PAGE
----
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Work and Leisure in the U.S. and Europe: Why So Different?

In: NBER Macroeconomics Annual 2005, Volume 20

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  • Alberto F. Alesina
  • Edward L. Glaeser
  • Bruce Sacerdote

Abstract

Americans average 25.1 working hours per person in working age per week, but the Germans average 18.6 hours. The average American works 46.2 weeks per year, while the French average 40 weeks per year. Why do western Europeans work so much less than Americans? Recent work argues that these differences result from higher European tax rates, but the vast empirical labor supply literature suggests that tax rates can explain only a small amount of the differences in hours between the U.S. and Europe. Another popular view is that these differences are explained by long-standing European "culture," but Europeans worked more than Americans as late as the 1960s. In this paper, we argue that European labor market regulations, advocated by unions in declining European industries who argued "work less, work all" explain the bulk of the difference between the U.S. and Europe. These policies do not seem to have increased employment, but they may have had a more society-wide influence on leisure patterns because of a social multiplier where the returns to leisure increase as more people are taking longer vacations.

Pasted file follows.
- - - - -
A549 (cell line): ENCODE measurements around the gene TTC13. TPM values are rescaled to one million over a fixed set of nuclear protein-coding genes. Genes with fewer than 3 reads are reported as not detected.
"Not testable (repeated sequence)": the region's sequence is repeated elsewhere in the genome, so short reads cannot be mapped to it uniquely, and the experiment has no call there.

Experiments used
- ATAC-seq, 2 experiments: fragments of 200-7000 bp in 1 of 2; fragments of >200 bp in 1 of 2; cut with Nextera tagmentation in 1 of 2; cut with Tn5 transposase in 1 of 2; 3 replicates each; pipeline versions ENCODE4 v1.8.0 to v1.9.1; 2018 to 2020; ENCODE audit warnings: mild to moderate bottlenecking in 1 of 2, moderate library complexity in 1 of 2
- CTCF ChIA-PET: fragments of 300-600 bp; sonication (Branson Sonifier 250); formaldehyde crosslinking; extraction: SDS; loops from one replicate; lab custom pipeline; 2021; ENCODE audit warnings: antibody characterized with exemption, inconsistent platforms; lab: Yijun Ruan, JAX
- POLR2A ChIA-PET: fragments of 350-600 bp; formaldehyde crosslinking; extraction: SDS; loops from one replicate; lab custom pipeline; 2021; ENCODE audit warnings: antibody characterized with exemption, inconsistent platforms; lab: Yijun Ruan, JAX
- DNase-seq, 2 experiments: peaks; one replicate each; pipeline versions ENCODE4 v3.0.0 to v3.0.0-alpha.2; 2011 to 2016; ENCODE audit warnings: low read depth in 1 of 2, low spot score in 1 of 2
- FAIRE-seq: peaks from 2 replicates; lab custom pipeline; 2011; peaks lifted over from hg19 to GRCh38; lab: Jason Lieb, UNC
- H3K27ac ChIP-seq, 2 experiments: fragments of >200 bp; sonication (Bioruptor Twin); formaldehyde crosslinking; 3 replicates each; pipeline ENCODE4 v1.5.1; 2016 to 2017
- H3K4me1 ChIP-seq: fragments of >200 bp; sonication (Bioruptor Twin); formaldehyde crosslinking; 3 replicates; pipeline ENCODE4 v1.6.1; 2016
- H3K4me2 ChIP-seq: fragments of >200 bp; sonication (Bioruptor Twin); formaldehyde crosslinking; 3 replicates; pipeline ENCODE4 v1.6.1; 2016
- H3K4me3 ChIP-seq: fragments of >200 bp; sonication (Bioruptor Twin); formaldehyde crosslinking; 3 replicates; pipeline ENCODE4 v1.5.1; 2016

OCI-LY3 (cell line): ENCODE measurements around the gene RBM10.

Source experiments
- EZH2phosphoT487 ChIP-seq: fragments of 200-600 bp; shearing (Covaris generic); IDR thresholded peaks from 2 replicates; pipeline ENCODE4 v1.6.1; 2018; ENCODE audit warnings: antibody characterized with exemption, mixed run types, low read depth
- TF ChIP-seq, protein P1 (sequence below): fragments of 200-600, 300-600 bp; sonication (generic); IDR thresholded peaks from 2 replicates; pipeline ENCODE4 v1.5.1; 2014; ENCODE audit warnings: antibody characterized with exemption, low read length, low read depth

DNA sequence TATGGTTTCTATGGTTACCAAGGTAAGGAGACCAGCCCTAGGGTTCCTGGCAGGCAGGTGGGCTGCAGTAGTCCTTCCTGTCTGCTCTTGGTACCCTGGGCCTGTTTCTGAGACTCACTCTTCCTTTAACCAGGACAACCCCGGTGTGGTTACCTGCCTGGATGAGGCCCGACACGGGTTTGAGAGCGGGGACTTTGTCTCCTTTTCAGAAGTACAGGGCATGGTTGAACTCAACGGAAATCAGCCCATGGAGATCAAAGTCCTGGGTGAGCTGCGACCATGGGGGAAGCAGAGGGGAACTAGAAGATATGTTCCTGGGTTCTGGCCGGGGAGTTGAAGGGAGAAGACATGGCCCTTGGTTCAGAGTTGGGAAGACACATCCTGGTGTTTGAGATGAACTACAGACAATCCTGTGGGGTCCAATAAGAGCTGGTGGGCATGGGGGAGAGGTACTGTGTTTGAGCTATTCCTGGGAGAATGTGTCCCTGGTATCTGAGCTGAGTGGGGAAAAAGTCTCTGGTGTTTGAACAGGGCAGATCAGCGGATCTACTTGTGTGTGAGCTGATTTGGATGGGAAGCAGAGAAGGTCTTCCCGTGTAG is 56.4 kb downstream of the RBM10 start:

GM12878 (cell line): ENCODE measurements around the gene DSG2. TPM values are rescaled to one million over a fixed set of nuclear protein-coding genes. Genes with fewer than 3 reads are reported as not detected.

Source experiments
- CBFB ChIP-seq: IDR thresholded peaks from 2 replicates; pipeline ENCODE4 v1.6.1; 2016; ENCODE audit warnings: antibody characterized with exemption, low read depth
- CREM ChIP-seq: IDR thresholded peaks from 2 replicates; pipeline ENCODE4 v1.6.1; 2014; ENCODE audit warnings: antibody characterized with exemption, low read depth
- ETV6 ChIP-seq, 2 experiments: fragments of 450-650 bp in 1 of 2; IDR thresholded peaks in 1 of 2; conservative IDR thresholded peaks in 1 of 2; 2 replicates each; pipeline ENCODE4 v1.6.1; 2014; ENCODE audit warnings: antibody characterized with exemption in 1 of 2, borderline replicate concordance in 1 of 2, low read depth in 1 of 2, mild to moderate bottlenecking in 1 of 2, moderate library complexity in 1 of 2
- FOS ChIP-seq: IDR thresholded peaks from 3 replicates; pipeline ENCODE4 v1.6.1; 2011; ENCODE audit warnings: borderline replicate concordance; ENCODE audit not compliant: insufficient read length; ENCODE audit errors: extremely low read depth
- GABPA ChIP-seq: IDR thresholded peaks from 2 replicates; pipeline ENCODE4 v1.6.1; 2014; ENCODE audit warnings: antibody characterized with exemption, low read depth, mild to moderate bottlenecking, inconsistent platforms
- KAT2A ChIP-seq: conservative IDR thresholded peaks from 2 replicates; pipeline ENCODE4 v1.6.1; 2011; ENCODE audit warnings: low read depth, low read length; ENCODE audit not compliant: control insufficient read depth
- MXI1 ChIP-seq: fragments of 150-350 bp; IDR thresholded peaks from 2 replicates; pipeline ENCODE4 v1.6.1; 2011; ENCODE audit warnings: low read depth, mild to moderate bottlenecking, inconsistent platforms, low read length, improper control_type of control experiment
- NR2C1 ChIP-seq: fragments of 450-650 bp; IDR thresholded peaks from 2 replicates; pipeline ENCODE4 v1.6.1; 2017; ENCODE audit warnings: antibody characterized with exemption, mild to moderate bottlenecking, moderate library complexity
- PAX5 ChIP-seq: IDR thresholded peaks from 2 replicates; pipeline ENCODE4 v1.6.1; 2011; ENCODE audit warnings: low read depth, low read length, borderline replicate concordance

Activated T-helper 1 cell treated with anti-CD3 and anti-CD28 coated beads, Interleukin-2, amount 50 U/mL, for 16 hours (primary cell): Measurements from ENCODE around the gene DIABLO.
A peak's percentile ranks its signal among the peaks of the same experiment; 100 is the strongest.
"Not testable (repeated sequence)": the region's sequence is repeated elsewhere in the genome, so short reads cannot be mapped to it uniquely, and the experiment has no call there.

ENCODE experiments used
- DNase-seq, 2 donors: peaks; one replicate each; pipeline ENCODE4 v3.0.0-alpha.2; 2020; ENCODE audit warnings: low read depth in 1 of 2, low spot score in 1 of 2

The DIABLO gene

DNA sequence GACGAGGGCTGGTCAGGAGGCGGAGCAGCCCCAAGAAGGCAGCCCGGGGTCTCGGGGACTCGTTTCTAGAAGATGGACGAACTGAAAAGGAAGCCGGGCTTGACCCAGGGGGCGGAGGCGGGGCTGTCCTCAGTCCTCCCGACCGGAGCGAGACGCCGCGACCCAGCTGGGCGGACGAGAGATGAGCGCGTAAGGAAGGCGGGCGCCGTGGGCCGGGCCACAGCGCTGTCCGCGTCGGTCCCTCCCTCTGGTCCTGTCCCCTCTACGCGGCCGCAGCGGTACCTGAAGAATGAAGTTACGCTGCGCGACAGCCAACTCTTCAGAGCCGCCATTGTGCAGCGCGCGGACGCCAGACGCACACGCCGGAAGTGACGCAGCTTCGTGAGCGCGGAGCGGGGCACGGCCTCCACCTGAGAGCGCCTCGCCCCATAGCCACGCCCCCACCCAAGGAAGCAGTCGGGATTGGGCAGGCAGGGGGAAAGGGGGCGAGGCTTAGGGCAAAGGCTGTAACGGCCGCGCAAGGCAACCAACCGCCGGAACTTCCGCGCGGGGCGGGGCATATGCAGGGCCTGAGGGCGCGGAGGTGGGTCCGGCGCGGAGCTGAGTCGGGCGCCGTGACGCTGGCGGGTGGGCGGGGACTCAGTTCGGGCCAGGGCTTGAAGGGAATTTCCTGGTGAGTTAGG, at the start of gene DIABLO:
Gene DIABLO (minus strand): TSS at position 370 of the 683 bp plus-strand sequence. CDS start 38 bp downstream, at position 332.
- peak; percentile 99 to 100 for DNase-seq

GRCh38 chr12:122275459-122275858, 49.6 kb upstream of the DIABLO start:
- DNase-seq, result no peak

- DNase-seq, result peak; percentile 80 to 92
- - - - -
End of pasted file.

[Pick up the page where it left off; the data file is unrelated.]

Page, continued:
(This abstract was borrowed from another version of this item.)

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This chapter was published in:

  • Mark Gertler & Kenneth Rogoff, 2006. "NBER Macroeconomics Annual 2005, Volume 20," NBER Books, National Bureau of Economic Research, Inc, number gert06-1.
    This item is provided by National Bureau of Economic Research, Inc in its series NBER Chapters with number 0073.

    Handle: RePEc:nbr:nberch:0073

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